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Ayurvedic Diet for Pregnancy by Martin Gluckman


Ayurveda puts special emphasis on the diet of the mother during pregnancy. It’s ancient sages specified certain foods to be emphasized during various months of pregnancy. This will help nourish a healthy and intelligent child.


First Month


Take organic cow milk that has been boiled and left to cool. Take it once it has cooled to room temperature.


Second Month


Take boiled organic cow milk and add cardamom and jaggery and any of the sweet herbs listed below.


Third Month


Boil some milk with a tiny amount of ghee (1/2 t) and add a spoon of honey once it has cooled below skin temperature and enjoy! Make sure the honey is raw, wild and organic!


NB: Take care not to heat the honey more than 40 degrees!


Forth Month


Take boiled milk and add 12g of unsalted butter throughout the month. You can add a little organic jaggery and organic cardamom. This is a very special tonic for your unborn child in it’s 4th month. Make sure the butter is organic and fresh.


Fifth Month


Take fresh homemade ghee made from pure fresh cows milk butter. This should be taken amply during the 5th month. Take ghee only in it’s liquid form – it makes a delicious snack drizzled over jaggery – Ayurvedic Butterscotch! Make the ghee yourself if possible until it becomes crisp and golden brown. Yum!


Sixth Month


Make ghee the traditional way and while boiling it let it boil with cardamom, fennel, jaggery and any other of the mentioned sweet herbs. The ghee will become impregnated with these herbs and be a sweet elixir. Take this frequently.


Seventh Month


Repeat as per 6th month.


It is very good to rub your breasts and abdomen in this month gently with a scrub of pure sandalwood powder (you can mix it with a little rose petal powder if you like).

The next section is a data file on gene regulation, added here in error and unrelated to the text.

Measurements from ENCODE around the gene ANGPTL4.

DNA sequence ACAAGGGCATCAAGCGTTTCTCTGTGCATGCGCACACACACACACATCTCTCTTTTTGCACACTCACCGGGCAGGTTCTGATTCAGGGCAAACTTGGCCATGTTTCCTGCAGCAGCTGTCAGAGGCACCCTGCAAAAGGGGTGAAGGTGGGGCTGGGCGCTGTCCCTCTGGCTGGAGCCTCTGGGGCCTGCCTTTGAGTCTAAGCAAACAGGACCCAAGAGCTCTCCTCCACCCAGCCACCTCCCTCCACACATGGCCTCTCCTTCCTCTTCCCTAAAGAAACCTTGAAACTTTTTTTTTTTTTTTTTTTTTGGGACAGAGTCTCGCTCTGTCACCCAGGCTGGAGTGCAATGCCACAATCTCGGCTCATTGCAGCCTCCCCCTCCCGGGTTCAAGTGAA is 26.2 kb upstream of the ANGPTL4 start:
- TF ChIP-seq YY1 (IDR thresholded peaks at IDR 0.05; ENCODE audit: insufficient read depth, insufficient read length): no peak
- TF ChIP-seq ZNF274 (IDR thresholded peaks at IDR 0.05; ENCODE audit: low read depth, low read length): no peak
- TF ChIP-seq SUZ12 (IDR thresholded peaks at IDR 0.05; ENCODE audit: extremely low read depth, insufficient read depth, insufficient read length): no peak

Eight Month


Organic oatmeal porridge cooked well with ghee, milk and some jaggery (some cardamom can be added too) is very excellent in this month.


Ninth Month


Same diet as per above, all items are fine (milk, ghee, honey and so forth).


Special Note:


Cotton swabs should be soaked in organic sesame oil and kept in the vagina for some time for oleation of the uterus and genital tract.


Sweet Herbs available in South Africa









Ashwagandha and Brahmi powders are available from Maharishi Ayurveda. Liquorice poweder is available for A.White and most health food stores.


General Dietary Guidelines


Foods to avoid: 


Heavy to digest foods such as wheat, meat (esp. red meat) and refined sugar. These foods severely decrease the digestive fire (agni) and produce mucus and toxins (aam). Deep fried foods are also heavy to digest and highly vata increasing.

Sour foods such as tomatoes, all sour fruits (oranges, pineapples, lemons, grapefruits etc.), vinegars and hot spices like chilies. These foods increase pitta and heat in the body and also reduce the digestive power (esp. tomatoes).